Swati Wadhwa was walking through Dilli Haat–a government-run food and craft bazaar in New Delhi– when inspiration hit. Somewhere between the Mutwa embroidered shawls and the Odisha ikat weaves, Swati spotted a woman painting what looked like a box. She reached out and befriended the woman, Sarita Devi, a Madhubani artist, and their conversation subsequently gave birth to Swarang Designs.
In the 1980s, Miuccia Prada created what would become one of the most iconic fashion accessories: a nylon parachute fabric backpack trimmed in leather. Available in black or brown with nothing but a minuscule triangle label, this bag was utilitarian and armed with a hefty price tag–$450 to be precise! The roaring success of this bag marked a catalyst in the fashion landscape. Fashion writer Dana Tomas describes it best in her book “Deluxe: How Luxury Lost Its Luster”. The Prada backpack, she states, was “the emblem of the radical change that luxury was undergoing at the time: the shift from small family businesses of beautifully handcrafted goods to global corporations selling to the middle market”. Three decades later, we find ourselves in a world where advertising budgets are constantly multiplying, leaving hand-craftsmanship and quality materials at the sacrifcial altar. Data has a seat at the head of the design table; where aesthetics, design and creation answer to costs, margins and marketability.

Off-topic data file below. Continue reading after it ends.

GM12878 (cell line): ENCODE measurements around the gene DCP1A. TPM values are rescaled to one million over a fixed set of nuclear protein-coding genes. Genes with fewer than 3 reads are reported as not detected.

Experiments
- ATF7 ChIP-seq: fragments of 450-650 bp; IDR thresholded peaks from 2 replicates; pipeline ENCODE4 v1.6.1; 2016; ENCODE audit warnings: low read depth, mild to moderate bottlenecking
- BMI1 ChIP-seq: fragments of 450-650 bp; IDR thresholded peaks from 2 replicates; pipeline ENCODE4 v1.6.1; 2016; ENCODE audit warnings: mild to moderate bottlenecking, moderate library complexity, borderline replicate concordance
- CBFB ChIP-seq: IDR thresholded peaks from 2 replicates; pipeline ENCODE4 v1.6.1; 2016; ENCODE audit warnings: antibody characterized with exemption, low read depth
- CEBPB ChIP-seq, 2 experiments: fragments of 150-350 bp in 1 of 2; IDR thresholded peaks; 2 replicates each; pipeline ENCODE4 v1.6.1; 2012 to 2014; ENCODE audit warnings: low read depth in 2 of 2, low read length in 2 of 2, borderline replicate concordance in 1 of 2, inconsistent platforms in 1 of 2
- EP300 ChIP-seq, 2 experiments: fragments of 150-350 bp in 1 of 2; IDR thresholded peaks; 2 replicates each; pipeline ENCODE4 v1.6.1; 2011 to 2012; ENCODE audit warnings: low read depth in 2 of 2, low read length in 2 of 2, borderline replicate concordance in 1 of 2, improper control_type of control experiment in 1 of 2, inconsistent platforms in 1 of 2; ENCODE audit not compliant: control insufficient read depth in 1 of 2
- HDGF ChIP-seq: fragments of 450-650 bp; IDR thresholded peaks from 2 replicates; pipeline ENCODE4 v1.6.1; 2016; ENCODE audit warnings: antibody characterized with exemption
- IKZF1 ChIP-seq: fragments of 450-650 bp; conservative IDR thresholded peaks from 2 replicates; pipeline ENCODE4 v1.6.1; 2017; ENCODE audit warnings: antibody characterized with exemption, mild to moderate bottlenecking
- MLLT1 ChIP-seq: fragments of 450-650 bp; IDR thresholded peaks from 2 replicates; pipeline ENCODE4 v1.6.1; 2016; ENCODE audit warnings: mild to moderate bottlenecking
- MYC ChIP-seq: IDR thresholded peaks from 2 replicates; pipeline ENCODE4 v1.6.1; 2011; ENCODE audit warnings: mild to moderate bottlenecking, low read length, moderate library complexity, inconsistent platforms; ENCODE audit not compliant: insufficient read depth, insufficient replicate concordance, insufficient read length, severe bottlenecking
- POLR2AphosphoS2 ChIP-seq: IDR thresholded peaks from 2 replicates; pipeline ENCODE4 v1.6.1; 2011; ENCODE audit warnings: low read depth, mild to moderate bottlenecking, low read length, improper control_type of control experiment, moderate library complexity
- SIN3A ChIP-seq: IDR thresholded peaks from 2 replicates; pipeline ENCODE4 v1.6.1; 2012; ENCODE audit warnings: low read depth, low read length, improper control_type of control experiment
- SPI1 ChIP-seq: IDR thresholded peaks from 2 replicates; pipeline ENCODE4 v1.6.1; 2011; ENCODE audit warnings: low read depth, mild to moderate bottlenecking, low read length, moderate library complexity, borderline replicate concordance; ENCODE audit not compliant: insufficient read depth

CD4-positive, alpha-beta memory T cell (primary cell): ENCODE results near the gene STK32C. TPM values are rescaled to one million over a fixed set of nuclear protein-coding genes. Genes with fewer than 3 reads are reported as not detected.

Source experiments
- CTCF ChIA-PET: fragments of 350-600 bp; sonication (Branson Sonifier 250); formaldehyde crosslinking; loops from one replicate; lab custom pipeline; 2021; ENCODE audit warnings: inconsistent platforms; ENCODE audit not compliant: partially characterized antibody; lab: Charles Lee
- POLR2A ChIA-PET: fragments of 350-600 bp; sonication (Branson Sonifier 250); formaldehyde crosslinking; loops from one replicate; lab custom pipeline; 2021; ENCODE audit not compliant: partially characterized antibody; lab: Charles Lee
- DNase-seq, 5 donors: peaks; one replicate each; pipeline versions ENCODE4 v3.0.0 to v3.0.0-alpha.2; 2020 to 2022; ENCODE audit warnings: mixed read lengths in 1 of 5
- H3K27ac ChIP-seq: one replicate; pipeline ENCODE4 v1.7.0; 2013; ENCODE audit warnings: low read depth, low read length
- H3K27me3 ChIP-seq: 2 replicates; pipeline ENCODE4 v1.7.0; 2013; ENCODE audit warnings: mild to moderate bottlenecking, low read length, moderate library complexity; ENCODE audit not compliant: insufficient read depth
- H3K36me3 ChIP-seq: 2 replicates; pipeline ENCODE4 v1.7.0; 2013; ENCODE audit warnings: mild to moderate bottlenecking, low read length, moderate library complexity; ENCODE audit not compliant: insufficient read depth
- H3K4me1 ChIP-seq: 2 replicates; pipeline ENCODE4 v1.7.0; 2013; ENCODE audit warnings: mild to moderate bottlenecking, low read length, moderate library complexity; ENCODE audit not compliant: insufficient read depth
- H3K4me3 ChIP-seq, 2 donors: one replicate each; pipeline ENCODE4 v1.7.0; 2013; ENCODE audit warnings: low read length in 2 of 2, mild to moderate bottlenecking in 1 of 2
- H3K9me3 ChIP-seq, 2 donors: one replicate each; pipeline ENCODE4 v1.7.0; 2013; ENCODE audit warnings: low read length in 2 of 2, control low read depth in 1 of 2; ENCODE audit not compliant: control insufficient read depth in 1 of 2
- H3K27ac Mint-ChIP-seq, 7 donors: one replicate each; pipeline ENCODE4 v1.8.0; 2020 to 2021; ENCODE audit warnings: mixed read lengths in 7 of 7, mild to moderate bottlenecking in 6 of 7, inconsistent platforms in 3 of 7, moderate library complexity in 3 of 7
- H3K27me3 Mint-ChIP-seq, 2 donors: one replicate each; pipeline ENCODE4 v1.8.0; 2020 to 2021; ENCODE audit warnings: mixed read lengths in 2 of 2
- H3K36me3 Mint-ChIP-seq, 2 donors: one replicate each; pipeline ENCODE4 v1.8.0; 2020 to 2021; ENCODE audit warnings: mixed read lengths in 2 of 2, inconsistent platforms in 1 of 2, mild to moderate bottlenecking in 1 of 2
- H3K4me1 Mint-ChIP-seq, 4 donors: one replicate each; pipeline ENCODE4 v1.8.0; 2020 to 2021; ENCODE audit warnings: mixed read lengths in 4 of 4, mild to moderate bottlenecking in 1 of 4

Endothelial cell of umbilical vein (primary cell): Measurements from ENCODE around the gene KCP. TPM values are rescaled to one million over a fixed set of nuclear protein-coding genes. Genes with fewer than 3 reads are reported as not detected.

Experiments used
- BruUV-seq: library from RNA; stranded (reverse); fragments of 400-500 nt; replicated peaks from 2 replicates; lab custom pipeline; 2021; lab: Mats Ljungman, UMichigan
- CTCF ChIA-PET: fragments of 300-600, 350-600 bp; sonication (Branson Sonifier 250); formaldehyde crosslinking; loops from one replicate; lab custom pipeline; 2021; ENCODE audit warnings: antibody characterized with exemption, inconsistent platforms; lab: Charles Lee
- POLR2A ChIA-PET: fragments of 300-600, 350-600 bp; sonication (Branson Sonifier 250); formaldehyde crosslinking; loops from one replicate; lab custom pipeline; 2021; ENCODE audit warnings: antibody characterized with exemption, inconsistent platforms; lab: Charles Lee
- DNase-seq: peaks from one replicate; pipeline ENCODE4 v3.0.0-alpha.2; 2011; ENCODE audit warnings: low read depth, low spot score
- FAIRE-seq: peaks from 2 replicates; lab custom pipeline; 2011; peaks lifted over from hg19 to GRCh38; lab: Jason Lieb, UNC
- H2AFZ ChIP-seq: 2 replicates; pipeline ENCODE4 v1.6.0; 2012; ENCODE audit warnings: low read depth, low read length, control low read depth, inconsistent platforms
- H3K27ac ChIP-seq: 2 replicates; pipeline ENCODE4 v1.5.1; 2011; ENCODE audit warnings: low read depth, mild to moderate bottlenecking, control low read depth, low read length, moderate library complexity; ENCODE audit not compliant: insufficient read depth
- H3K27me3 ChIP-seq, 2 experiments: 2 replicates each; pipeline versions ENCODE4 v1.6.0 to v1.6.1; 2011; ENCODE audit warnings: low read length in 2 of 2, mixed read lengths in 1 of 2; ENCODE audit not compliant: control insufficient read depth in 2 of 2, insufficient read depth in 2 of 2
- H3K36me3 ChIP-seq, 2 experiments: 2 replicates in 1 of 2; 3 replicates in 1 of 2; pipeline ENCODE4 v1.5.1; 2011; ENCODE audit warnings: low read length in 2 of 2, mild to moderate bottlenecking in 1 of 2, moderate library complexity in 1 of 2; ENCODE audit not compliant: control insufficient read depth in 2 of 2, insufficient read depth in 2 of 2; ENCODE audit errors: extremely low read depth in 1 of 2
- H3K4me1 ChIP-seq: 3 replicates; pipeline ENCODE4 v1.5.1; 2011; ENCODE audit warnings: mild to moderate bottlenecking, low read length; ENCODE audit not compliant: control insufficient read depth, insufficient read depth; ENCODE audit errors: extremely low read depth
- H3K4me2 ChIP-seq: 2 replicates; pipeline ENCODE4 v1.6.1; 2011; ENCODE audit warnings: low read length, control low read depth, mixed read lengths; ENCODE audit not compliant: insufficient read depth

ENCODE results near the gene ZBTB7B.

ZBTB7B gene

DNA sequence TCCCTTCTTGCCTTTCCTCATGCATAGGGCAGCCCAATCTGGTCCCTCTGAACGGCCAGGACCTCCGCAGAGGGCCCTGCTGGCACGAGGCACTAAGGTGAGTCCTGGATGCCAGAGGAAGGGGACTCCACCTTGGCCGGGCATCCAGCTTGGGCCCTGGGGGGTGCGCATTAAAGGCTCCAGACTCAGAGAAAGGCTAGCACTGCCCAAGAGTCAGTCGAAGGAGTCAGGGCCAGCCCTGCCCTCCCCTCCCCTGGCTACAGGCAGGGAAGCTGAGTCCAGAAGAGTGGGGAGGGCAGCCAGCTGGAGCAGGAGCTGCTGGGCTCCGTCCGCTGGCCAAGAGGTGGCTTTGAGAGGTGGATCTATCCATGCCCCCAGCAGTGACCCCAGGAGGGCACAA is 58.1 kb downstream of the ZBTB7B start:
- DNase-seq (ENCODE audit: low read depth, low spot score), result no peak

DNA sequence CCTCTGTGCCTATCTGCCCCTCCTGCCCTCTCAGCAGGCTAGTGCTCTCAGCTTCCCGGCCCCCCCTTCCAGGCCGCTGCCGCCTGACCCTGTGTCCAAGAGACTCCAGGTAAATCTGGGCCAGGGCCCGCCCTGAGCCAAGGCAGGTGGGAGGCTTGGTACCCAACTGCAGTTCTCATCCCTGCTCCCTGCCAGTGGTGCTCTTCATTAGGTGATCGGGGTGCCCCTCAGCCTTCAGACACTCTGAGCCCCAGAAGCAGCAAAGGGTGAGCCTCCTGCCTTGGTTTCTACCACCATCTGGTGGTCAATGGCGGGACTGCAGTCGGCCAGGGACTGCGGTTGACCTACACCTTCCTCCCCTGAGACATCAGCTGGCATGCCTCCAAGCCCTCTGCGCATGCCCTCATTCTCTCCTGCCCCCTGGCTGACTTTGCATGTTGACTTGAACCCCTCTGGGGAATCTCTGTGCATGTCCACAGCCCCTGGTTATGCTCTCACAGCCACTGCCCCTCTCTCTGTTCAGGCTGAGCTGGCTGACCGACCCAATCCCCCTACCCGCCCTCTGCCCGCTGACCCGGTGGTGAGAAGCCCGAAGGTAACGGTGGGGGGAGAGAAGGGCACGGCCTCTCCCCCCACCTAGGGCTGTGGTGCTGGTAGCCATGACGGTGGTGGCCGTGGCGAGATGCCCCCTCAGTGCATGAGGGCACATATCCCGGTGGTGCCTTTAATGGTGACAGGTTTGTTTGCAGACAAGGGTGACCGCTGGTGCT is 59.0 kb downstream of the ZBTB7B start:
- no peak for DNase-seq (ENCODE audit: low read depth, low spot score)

In the midst of this bleak fashion scenery, a sliver of hope shines out of India. A country of paradoxes, while India continues on its path of economic development, there’s also an increased focus on heritage–especially through art, handicrafts and textiles. Fashion continues to be one of the clearest mirrors of these shifts in society, and we’re seeing an emergence of brands that weave contemporary design sensibilities with centuries old Indian crafts seamlessly.
Sarita Devi’s beautifully crafted work was Swati’s in to the colorful world of Madhubani art. Legend has it that Madhubani art dates back to the time of the Ramayana, when an artist was commissioned to capture Princess Sita’s wedding with Prince Rama. An art with origins in Bihar where it is still practiced, most Madhubani artists are women. Traditionally, Madhubani paintings are created using fingers, twigs and matchsticks, with walls and floors acting as the canvas.
Although inspired by an age-old art, Swati took to technology to bring her designs to life. In 2016 she ran a crowd-funding campaign on Bitgiving, raising enough capital to move Swarang Design’s first collection to production. Her very first design, the Mithali Collection Harness Sling Bag continues to be her most popular. Soft, supple leather and Madhubani handpainted blocks of wood together become the frame of this bag. Customised printed cotton fabric lines the interior of the bag, adding another handcrafted design element to this one-of-a-kind accessory. Clean lines, harmonizing colors and a dash of brilliant art, Swarang Design’s accessories stand out in the over-saturated fashion accessories’ market.
Success aside, Swati is proud that Swarang is part of a larger movement to support and empower Indian artisans. “Our country’s rich heritage of handicrafts is an infnite pool of inspiration. Each collection of Swarang will be designed incorporating a unique Indian craft.”
You can check Swarang Designs out here.